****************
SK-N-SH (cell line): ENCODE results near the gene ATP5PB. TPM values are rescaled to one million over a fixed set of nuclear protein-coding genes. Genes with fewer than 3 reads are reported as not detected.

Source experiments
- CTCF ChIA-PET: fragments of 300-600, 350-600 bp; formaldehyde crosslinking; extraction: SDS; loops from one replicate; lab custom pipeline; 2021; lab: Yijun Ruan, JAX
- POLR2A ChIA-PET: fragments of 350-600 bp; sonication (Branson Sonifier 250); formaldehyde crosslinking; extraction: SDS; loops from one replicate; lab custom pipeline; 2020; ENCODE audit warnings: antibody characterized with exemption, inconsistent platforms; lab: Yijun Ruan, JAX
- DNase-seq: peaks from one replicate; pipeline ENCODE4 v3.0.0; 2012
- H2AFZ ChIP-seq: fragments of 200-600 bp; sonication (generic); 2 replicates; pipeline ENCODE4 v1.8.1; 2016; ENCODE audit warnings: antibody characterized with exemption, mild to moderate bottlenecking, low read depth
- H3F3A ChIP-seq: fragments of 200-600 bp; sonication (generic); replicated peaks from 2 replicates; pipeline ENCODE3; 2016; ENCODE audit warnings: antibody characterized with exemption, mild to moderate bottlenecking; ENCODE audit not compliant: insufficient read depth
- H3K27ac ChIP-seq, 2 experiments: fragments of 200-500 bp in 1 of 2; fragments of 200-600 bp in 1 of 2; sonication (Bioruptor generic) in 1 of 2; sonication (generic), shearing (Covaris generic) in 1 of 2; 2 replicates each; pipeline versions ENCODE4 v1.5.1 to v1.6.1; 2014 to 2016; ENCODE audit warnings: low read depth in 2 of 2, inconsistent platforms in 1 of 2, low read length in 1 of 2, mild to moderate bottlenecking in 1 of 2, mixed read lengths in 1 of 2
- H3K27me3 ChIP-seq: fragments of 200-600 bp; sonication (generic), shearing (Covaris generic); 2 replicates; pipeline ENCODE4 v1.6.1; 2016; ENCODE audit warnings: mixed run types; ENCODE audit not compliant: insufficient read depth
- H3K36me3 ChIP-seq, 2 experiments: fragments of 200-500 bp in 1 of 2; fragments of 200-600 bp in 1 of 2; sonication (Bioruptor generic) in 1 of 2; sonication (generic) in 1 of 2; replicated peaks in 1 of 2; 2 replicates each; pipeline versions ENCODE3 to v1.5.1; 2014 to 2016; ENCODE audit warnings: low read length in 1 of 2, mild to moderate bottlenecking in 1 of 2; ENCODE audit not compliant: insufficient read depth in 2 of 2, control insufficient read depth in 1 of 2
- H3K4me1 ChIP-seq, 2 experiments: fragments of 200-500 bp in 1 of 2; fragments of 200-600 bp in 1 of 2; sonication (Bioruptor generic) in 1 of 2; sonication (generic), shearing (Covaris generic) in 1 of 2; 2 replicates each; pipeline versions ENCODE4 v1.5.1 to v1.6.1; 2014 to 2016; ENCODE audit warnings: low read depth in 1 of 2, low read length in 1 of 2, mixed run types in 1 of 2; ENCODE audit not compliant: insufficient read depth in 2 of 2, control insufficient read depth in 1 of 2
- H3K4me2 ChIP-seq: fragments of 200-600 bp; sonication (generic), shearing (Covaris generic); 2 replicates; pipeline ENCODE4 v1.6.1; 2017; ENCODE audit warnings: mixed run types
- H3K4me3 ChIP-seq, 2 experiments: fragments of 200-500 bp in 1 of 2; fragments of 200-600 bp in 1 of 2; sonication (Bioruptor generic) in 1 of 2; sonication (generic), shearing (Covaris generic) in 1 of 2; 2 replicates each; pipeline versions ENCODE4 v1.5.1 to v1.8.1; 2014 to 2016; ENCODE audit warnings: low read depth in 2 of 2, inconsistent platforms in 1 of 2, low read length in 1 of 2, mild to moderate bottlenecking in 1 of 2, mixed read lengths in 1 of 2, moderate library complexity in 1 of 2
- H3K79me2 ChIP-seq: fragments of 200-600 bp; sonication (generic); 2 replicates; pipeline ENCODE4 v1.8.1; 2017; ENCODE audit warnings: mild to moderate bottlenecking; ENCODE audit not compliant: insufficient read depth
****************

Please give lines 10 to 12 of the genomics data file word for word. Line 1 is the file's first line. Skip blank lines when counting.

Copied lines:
- H3K36me3 ChIP-seq, 2 experiments: fragments of 200-500 bp in 1 of 2; fragments of 200-600 bp in 1 of 2; sonication (Bioruptor generic) in 1 of 2; sonication (generic) in 1 of 2; replicated peaks in 1 of 2; 2 replicates each; pipeline versions ENCODE3 to v1.5.1; 2014 to 2016; ENCODE audit warnings: low read length in 1 of 2, mild to moderate bottlenecking in 1 of 2; ENCODE audit not compliant: insufficient read depth in 2 of 2, control insufficient read depth in 1 of 2
- H3K4me1 ChIP-seq, 2 experiments: fragments of 200-500 bp in 1 of 2; fragments of 200-600 bp in 1 of 2; sonication (Bioruptor generic) in 1 of 2; sonication (generic), shearing (Covaris generic) in 1 of 2; 2 replicates each; pipeline versions ENCODE4 v1.5.1 to v1.6.1; 2014 to 2016; ENCODE audit warnings: low read depth in 1 of 2, low read length in 1 of 2, mixed run types in 1 of 2; ENCODE audit not compliant: insufficient read depth in 2 of 2, control insufficient read depth in 1 of 2
- H3K4me2 ChIP-seq: fragments of 200-600 bp; sonication (generic), shearing (Covaris generic); 2 replicates; pipeline ENCODE4 v1.6.1; 2017; ENCODE audit warnings: mixed run types